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Computer Simulation of Visual Impairments


Introduction Screenshots User Guide Project Report Links

Glaucoma / Retinitis Pigmentosa Macular Degeneration Diabetic Retinopathy Hemianopia with Macular Involvement Hemianopia with Macular Sparing Cloudy Cataracts Double Vision Cataracts Yellow / Brown Cataracts Colour Blindness Myopia / Hyperopia


Glaucoma

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Cause: The optic nerve is damaged at the point where it leaves the eye. This may be caused by increased intracocular pressure (pressure of the fluid inside the eye) or by weakness in the optic nerve. In the normal eye, the ciliary body (a layer of cells behind the iris) secretes a watery fluid called aqueous. This fluid then flows through the pupil before leaving the eye via the trabecular meshwork (drainage channels between the back of the cornea and the iris).

Primary open angle or chronic glaucoma occurs when these drainage channels become slowly blocked and the eye pressure rises, causing damage to the optic nerve. The field of vision gradually becomes impaired. Acute angle closure glaucoma occurs when there is a sudden and more complete blockage to the flow of aqueous caused by the apposition of the lens to the back of the iris.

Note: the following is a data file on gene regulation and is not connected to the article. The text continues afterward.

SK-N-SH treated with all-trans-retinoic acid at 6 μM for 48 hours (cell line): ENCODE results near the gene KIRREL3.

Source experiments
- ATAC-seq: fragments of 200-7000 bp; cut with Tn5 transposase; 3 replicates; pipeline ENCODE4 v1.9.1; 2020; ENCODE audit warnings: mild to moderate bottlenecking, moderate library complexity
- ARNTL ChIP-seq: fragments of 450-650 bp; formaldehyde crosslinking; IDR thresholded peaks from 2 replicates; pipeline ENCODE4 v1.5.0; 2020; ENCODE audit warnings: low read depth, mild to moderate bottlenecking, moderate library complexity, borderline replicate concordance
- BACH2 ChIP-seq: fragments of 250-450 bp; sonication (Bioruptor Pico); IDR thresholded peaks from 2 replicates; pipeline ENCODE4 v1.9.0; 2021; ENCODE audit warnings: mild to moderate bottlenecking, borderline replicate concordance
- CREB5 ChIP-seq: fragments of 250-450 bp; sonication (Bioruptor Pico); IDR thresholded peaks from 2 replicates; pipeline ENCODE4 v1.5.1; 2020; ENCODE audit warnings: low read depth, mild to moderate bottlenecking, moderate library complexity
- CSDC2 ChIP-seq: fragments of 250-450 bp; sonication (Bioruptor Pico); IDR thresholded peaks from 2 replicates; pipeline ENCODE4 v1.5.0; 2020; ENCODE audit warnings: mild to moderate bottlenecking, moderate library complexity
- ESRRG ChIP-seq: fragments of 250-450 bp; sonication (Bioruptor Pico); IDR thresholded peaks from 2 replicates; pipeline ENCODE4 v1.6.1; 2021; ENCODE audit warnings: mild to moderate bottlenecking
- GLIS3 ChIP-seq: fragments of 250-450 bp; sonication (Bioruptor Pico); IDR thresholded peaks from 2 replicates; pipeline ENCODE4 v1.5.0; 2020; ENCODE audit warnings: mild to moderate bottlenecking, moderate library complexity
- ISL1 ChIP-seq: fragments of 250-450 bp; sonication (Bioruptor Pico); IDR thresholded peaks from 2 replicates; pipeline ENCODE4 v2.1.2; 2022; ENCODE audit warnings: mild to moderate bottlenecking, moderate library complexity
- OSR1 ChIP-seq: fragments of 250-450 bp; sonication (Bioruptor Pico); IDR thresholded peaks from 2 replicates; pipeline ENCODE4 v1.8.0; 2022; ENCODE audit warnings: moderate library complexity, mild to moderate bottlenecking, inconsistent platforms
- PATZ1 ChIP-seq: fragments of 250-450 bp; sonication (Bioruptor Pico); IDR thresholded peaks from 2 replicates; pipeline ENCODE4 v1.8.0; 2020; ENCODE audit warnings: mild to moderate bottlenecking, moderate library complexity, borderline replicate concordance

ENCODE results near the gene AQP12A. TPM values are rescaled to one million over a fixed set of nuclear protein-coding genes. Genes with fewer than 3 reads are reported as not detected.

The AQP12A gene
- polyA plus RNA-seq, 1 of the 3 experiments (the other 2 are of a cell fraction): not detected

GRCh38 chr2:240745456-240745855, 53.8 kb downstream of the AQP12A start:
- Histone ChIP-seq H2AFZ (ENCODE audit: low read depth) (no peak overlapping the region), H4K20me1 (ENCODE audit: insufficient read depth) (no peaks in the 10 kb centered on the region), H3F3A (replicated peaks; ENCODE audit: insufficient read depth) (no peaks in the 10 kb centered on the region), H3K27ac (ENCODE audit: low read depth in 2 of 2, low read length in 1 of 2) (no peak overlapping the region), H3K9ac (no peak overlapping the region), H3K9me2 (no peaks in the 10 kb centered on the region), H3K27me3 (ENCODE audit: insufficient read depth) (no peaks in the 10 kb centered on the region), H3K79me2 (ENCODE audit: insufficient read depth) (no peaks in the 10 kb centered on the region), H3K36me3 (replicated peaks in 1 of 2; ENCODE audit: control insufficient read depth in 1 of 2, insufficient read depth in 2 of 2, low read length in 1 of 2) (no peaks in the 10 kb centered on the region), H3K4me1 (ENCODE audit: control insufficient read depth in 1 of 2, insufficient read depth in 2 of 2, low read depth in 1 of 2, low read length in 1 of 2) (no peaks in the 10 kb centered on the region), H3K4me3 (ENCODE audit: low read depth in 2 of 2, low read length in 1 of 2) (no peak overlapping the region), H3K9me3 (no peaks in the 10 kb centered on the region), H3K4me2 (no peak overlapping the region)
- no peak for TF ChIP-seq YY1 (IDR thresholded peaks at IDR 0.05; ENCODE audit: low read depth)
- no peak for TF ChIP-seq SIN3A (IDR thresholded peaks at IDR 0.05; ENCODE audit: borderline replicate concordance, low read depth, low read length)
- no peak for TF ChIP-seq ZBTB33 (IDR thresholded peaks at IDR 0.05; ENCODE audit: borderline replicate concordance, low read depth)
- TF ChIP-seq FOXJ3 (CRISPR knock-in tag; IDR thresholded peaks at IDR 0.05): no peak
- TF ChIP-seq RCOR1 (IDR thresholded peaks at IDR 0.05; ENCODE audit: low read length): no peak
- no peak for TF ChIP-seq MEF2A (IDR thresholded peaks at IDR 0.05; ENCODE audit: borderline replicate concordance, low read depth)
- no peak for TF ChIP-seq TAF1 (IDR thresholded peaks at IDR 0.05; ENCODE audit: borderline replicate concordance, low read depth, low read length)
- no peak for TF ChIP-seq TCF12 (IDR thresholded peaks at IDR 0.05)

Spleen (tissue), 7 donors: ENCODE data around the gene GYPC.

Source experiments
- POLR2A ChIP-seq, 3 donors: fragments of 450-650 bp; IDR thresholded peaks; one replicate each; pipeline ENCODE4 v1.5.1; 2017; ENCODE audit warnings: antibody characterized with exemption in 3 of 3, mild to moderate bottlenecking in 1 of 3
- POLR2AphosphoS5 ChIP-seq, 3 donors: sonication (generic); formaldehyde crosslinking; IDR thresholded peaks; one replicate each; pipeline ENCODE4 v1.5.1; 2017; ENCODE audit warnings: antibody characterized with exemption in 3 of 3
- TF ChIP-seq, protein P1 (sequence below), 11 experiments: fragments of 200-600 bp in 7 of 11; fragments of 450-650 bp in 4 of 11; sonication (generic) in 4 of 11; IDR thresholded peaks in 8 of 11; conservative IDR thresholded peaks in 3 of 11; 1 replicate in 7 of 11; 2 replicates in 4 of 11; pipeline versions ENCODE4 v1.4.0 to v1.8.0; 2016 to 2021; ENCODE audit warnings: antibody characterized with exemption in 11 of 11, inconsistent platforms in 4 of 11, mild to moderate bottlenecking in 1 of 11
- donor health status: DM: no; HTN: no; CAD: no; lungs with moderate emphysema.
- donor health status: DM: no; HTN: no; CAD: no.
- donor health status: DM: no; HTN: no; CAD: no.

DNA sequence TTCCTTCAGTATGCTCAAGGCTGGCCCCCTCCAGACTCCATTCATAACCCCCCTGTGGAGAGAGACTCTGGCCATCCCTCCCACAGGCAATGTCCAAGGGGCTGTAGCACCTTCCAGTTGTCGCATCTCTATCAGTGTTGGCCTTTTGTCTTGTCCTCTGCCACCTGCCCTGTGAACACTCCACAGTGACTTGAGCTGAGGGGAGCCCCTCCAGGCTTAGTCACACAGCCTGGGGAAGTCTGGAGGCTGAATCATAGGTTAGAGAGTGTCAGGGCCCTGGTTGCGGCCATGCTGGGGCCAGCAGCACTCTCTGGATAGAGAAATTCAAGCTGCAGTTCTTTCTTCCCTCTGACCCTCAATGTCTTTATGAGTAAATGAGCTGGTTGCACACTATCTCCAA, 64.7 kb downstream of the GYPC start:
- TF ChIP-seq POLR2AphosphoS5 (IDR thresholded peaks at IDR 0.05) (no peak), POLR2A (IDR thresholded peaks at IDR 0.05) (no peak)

Symptoms: Reduction in the peripheral field of vision (tunnel vision).

Glaucoma / Retinitis Pigmentosa

Computer Simulation of Glaucoma / Retinitis Pigmentosa

Retinitis Pigmentosa

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Cause: retinitis pigmentosa is the name given to a group of hereditary eye conditions that affect the retina's ability to respond to light.

Symptoms: Reduction in the peripheral field of vision (tunnel vision) and difficulty in seeing in poor light.

Glaucoma / Retinitis Pigmentosa

Computer Simulation of Glaucoma / Retinitis Pigmentosa

Macular Degeneration

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There are two types of macular degeneration: